Architectural Frameworks– Is Kruchten's 4+1 Still Relevant in an Agile World

 “The first matrix I designed was quite naturally perfect…. a triumph equaled only by its monumental failure. I have since come to understand that the answer eluded me because it required a lesser mind, or perhaps a mind less bound by the parameters of perfection.”

-The Architect. The Matrix Reloaded (Wachowski & Wachowski, 2003)

A lot has been changed in the world of architectural frameworks since the 1995 IEEE software (Volume:12, Issue: 6 ) paper by Philippe Kruchten on  Architectural Blueprints — The “4+1” View Model of Software Architecture was published.  Various other viewpoint and perspectives have been emerged including but not limited to RM-ODP, Siemens, SEI's Views and Beyond, Garland and Anthony (UML), Integrated architecture framework (IAF), Zachman, E2AF, Geram and TOGAF.

Architecture frameworks are the design methodologies used in architecture modeling. These frameworks provide a structure, organization and system to help design complex systems in an effective manner. The relevance of software architecture in agile world is a highly contested topic and it is hard to cover in a blog post. Simon Brown’s Coding the architecture is a great place to start understanding the place of architecture in an agile world. An excellent paper on Agility and Architecture—Can they coexist?  Software, IEEE  (Volume:27 ,  Issue: 2 ) also provide a good comparative analysis of pros’ and cons related to architecture in an agile space.

Abstract: Software architecture is taking a bad rap with many agile proponents; big up-front design, massive documentation, smell of waterfall, it is pictured as a non-agile practice, something we do not want to even consider; though everybody want to be called an architect. However, certain classes of system, ignoring architectural issues too long “hit a wall” and collapse by lack of an architectural focus. Agile architecture: a paradox, an oxymoron, two totally incompatible approaches? In this paper we review the real issues at stake, past the rhetoric and posturing, and we suggest that the two cultures can coexist and support each other, where appropriate.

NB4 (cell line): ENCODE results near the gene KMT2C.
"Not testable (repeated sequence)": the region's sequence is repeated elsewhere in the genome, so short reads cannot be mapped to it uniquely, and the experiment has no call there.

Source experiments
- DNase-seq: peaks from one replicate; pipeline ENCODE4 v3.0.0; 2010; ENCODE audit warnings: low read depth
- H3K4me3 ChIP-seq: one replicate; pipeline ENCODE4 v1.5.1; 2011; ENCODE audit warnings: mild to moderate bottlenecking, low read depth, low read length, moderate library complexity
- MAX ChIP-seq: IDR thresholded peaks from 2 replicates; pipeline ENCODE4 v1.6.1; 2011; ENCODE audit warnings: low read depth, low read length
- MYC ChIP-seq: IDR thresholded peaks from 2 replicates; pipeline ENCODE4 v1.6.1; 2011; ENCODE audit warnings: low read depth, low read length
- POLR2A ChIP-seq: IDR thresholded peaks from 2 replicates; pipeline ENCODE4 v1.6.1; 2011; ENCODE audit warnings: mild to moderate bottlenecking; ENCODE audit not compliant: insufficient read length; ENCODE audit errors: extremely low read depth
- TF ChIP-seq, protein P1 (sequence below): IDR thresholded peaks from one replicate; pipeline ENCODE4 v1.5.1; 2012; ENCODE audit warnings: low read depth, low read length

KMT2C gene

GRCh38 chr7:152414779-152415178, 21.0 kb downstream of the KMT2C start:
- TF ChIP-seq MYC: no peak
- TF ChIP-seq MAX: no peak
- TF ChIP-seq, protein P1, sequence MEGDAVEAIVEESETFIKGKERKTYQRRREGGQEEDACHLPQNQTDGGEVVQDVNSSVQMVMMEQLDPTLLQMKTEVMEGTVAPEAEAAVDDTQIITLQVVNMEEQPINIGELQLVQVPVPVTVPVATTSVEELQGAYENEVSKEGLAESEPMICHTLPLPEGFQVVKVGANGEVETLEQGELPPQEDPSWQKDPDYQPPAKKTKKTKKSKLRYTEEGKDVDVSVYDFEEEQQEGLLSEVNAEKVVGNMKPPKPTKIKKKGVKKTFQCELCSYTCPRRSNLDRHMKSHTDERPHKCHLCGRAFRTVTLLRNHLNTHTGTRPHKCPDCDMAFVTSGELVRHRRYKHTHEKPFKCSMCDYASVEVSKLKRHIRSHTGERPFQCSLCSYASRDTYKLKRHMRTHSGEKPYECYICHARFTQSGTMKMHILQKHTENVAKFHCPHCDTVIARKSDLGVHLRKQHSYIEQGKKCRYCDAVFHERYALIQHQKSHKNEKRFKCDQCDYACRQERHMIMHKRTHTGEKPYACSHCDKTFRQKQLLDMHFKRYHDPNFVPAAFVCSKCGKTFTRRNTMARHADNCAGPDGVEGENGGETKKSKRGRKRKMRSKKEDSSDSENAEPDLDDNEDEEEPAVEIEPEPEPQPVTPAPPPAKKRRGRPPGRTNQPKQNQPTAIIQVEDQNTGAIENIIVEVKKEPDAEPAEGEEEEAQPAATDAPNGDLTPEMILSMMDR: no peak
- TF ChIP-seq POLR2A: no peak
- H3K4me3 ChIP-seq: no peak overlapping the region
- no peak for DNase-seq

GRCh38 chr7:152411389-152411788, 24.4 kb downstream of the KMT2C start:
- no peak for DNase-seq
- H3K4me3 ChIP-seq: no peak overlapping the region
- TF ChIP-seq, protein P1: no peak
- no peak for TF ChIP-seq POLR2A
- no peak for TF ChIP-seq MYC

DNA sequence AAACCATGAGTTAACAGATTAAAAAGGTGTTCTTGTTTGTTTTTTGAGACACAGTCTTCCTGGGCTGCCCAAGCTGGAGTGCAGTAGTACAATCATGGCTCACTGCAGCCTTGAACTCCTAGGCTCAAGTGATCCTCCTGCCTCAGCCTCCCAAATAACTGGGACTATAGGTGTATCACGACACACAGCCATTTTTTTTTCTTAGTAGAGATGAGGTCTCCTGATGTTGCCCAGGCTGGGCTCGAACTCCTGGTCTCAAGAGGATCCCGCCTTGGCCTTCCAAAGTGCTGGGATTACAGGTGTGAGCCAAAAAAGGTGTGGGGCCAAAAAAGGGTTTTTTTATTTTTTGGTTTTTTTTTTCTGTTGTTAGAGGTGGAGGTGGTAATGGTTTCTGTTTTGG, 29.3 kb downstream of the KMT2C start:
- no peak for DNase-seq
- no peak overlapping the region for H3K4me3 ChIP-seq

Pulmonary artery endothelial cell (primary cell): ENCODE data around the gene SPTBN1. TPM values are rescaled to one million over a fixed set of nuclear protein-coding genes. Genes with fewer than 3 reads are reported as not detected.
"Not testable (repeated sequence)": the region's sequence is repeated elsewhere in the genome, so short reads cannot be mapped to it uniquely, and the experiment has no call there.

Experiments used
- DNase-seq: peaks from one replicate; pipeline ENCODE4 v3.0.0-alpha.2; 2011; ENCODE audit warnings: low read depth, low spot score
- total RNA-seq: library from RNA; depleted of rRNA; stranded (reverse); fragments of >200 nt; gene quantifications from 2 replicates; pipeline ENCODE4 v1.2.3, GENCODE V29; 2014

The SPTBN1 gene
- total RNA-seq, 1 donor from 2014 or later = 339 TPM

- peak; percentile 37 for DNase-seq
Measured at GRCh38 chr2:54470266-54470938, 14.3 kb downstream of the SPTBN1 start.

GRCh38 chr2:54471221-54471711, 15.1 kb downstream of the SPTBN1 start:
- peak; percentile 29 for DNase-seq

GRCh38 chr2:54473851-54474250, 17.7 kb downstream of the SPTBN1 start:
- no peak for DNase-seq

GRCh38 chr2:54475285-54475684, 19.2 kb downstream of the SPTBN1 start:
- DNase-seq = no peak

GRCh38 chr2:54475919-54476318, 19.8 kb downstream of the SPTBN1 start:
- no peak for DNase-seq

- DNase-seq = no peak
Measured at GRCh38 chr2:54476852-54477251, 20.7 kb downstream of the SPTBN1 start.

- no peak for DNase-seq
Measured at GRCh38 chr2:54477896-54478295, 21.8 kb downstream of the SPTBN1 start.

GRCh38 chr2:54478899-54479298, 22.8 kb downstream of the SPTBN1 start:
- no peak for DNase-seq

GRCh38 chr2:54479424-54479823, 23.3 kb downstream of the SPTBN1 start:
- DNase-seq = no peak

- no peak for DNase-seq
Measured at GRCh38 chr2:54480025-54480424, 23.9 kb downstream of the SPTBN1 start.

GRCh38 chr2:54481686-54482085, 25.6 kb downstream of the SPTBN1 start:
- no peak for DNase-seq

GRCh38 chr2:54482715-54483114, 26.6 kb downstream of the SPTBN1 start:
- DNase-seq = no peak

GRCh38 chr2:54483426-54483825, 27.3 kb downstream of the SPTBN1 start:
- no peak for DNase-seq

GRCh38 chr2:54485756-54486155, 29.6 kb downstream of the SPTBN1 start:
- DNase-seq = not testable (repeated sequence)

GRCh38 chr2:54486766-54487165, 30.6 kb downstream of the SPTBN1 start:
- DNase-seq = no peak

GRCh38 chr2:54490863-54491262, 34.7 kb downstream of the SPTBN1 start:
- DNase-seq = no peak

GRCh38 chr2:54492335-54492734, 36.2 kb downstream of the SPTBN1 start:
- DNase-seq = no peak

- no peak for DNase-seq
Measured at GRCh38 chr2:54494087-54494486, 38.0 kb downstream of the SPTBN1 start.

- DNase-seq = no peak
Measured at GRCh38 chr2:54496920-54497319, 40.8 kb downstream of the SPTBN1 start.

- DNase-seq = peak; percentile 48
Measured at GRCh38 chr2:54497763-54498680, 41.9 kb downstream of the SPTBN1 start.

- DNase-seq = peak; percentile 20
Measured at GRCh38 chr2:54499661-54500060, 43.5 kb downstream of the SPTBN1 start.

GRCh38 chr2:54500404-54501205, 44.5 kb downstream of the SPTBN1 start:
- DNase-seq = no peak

Since 4+1 View Model was published, it has been a widely accepted idea in the architectural community that there is no single view of software architecture. Regardless of where you find yourself on the software-architecture-spectrum-battler, there are always various concurrent views, each of which addresses a specific set of concerns. The purpose of an Architects (albeit a coding one) is to capture the design decisions in multiple views and use the stories to illustrate and validate them. Considering the 4+1 model,

...the logical view describes the design's object model when an object-oriented design method is used. To design an application that is very data driven, you can use an alternative approach to develop some other form of logical view, such as an entity-relationship diagram. The process view describes the design's concurrency and synchronization aspects. The physical view describes the mapping of the software onto the hardware and reflects its distributed aspect. The development view describes the software's static organization in its development environment.

Happy coding!


References

Architectural Blueprints—The “4+1” View Model of Software Architecture

A comparative analysis of architecture frameworks

Software Systems Architecture: Working With Stakeholders Using Viewpoints and Perspectives

Alignment in Enterprise Architecture: A Comparative Analysis of Four Architectural Approaches

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